Stillwater – January 10, 2018: Empliciti (Elotuzumab)
A frigid January 10 brought a full house for our first meeting of 2018. We were joined by Ima Garcia, of Bristol-Myers Squibb Pharmaceuticals, who gave a presentation on their monoclonal antibody, Empliciti (elotuzumab).
Highlights from her presentation included:
One Disease, Many Drugs
The idea that MM patients will see many drugs during their course of their disease so there is a growing challenge of optimizing drug sequencing and matching: What drugs to use, which to use together, what order to use them as well as dosage & frequency for each drug.
What is Empliciti (elotuzumab)?
Empliciti is categorized as a “humanized monoclonal antibody”, putting it in the same family as duratumamab. Both drugs target receptors of the surface of a myeloma cell. In the case of Empliciti it is the SLAM-F7 receptor. The receptors not expressed in normal cells so Empliciti is a highly targeted drug with fewer side effects than many other similar therapies.
Empliciti acts two ways
1. Myeloma cells fool the body into thinking they are normal. Empliciti identifies myeloma cells so they are easier for the immune system to find and destroy.
2. It stimulates (activates) the body’s Natural Killer (NK) cells to find and destroy myeloma cells.
Encouraging Trial Results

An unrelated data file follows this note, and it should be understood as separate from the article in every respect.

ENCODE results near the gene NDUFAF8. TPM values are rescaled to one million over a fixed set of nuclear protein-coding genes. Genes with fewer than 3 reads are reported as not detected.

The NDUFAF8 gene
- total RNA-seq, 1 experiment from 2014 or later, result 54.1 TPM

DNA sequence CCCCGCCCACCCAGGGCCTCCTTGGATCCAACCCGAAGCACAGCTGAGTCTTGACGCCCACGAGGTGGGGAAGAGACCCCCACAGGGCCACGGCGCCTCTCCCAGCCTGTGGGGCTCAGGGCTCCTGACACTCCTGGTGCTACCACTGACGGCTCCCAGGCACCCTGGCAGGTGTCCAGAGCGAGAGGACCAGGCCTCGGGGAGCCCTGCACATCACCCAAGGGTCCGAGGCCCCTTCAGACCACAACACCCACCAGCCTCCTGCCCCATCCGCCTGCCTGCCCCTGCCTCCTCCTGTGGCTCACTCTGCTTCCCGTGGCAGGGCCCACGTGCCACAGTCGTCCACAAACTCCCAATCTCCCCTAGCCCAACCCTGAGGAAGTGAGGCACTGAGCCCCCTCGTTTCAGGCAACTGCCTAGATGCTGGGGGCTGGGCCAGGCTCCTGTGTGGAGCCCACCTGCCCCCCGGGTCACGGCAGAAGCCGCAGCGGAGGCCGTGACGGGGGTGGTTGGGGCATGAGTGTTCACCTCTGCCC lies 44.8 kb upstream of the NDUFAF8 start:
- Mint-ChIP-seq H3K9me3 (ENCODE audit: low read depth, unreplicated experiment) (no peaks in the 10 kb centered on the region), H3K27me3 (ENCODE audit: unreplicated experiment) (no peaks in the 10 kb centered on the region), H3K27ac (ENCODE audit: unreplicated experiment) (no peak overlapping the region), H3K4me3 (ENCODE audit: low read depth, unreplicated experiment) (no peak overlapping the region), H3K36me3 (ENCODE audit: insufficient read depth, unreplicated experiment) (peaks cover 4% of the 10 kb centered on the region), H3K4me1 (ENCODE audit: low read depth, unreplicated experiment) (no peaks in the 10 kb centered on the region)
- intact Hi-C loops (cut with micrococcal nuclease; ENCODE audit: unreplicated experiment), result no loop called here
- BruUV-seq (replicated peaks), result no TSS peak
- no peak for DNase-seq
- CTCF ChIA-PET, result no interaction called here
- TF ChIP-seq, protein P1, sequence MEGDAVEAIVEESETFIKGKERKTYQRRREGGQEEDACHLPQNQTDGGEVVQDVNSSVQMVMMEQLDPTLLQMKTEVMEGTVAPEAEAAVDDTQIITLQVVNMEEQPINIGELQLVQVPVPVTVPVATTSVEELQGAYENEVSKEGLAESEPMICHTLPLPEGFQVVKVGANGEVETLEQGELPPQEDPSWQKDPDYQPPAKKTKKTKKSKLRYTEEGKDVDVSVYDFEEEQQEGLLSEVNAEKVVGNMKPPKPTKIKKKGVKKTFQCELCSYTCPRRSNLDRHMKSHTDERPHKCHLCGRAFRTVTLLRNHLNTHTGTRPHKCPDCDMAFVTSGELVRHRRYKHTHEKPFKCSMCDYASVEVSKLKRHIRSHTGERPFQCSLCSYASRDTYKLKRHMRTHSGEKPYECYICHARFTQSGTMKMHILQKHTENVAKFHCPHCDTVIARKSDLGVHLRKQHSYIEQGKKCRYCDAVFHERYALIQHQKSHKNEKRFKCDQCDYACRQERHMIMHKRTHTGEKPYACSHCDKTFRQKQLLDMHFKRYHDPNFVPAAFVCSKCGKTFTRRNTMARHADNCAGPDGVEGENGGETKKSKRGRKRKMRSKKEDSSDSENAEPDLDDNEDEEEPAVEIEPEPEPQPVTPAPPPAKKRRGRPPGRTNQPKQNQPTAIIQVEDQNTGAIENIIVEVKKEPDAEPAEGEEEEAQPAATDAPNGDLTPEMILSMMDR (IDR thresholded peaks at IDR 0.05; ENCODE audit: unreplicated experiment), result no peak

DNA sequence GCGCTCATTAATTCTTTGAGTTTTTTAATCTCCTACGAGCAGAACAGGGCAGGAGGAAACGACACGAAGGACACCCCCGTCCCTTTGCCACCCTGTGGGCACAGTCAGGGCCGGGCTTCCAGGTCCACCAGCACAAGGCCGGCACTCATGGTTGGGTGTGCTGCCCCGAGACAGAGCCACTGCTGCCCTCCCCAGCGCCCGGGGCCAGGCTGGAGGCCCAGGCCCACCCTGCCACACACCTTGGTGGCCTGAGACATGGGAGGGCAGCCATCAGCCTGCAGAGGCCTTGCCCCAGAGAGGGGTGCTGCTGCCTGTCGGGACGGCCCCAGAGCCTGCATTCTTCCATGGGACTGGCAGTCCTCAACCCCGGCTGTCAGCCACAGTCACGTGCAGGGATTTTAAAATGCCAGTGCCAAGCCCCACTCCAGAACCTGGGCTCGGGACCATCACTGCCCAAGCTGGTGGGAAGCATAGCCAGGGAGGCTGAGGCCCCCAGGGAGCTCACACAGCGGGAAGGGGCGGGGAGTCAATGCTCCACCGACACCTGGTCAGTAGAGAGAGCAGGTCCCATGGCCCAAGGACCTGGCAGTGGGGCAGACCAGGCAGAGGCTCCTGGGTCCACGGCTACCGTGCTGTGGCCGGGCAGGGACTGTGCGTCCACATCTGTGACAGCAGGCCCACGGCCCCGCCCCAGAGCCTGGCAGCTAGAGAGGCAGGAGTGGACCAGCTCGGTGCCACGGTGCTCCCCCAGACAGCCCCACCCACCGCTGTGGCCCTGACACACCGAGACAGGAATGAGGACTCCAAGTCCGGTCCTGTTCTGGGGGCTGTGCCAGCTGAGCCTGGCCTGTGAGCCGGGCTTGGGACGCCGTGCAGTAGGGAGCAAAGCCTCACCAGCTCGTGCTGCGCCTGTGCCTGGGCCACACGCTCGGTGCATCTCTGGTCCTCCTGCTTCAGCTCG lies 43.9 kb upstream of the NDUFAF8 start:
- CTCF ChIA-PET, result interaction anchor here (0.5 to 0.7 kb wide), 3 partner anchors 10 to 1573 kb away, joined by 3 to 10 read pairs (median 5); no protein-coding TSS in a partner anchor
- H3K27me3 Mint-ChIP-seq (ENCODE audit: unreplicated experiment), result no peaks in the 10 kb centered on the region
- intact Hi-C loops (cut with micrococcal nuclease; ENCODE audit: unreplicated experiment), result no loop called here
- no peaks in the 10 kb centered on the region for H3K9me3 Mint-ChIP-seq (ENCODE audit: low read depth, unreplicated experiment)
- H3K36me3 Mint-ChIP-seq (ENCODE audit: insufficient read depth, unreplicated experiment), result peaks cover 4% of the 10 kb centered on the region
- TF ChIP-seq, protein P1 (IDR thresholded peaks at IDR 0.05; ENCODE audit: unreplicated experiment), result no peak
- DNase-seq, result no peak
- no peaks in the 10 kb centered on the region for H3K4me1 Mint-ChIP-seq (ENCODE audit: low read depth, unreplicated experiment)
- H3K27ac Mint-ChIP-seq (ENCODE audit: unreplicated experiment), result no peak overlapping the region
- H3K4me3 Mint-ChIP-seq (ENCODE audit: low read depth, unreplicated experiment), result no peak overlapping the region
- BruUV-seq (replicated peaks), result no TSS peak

Revlimid (lenalidomide) also stimulates NK cells so it pairs well with Empliciti, and , of course, Dex.
A a study was done of 646 patients who had been through 1-3 prior treatments comparing Emp/Rev/Dex to Rev/Dex.
• At 2-years 41% of the ERD group’s myeloma was “under control” compared to 27% for the RD group.
• At 4-years 21% of the ERD group’s myeloma was “under control” compared to 14% for the RD group.
• 4 out of 5 people respond to ERD treatment as opposed to 2 out of three for RD
Empliciti is highly targeted. It does not effect kidney or heart function, though it should be watched closely by those with liver problems. The initial infusion may cause a reaction similar to those seen with Darzalex but not as often as usually not as severe. Other side effects are the usual group we see with most myeloma drugs including fatigue, diarrhea, fever, constipation, cough, numbness, weakness, tingling, or burning pain in your arms or legs, sore throat or runny nose, upper respiratory tract infection, decreased appetite, pneumonia.
– Gerry Landy